Tropical Storm Bill, which formed in the Gulf of Mexico, is expected to make landfall in Texas by Tuesday morning and could bring heavy rainfall in the eastern part of the state. Several schools in Galveston and southern Houston suburbs canceled classes for Tuesday amid fears of worsening weather in flood-hit Texas, which could receive up to 10 inches of rain.
Bill was centered about 160 miles east-southeast of Port O'Connor, Texas, and about 155 miles south-southeast of Galveston, Texas, the National Hurricane Center (NHC) in Miami said on Monday night. It is expected to move inland over south-central Texas by Tuesday night. A tropical storm warning is in effect for the coast of Texas from Baffin Bay to High Island. Bill had maximum sustained winds of 50 mph and was moving northwest. The storm comes as Texas recovers from record rainfall in May that triggered floods, killing at least 23 people.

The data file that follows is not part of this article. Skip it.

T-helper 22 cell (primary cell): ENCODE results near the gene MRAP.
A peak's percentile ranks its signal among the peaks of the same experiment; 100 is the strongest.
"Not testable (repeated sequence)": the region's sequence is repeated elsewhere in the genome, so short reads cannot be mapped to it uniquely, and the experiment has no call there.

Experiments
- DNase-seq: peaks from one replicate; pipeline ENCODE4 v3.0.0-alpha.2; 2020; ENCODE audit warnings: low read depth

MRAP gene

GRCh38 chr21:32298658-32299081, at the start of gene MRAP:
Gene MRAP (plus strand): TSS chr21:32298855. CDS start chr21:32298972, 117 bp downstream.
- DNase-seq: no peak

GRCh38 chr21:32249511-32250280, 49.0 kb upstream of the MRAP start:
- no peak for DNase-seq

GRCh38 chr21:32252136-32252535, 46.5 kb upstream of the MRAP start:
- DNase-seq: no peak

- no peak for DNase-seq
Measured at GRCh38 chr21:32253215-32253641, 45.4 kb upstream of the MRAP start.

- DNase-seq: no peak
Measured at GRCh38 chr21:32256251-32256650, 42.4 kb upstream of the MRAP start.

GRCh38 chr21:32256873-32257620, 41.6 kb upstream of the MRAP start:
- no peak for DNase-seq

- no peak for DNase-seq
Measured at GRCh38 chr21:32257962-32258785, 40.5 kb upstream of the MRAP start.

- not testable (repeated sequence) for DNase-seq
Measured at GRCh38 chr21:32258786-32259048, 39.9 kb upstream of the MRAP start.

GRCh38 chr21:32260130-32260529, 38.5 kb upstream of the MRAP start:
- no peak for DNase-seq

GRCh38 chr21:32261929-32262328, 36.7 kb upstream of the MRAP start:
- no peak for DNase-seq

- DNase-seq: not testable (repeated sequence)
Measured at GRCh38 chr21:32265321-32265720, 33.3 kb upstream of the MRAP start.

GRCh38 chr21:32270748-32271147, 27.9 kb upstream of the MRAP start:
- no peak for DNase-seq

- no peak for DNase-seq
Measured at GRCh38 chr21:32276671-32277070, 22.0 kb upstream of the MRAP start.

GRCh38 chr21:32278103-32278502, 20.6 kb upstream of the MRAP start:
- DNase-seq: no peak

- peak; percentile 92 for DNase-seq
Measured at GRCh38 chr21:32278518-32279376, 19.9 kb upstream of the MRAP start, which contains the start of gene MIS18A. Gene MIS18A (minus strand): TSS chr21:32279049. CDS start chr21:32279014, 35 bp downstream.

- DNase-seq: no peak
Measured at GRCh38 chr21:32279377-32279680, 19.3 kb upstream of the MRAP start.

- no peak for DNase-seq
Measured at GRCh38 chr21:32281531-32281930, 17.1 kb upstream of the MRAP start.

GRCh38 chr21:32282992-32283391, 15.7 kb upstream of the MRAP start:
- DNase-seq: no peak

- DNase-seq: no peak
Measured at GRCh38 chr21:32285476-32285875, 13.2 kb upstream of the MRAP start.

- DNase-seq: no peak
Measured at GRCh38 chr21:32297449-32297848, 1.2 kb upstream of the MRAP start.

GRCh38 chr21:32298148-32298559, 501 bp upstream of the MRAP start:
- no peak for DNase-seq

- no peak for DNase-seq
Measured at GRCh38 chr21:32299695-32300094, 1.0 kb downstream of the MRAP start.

The tropical storm could slightly strengthen before landfall but it is expected to weaken after moving over land, according to NHC.
"Any additional rainfall will exacerbate already saturated grounds, which could quickly lead to dangerous flash flooding and extended river flooding," Texas Gov. Greg Abbott reportedly said on Monday, adding that a state operations center is on alert for the storm.
The storm system is also reportedly expected to dump 4 to 8 inches of rainfall in Oklahoma, while western Louisiana and Arkansas could see up to 4 inches of rain.
"While high winds and even tornadoes are possible, already wet grounds mean that even a moderate amount of rain will likely cause street flooding," Harris County Emergency Management stated, according to CNN. "Bayous and rivers could go out of banks quickly creating a serious threat to life and property."
Authorities in Dallas were urged to activate the city's Emergency Operations Center on Tuesday after forecasters predicted potential rainfall of 7 to 10 inches from Tuesday night through Thursday morning. The streets and highways in the city that were closed during the Memorial Day flooding are expected to be closed again, the Associated Press reported.
— NWSHouston (@NWSHouston) June 16, 2015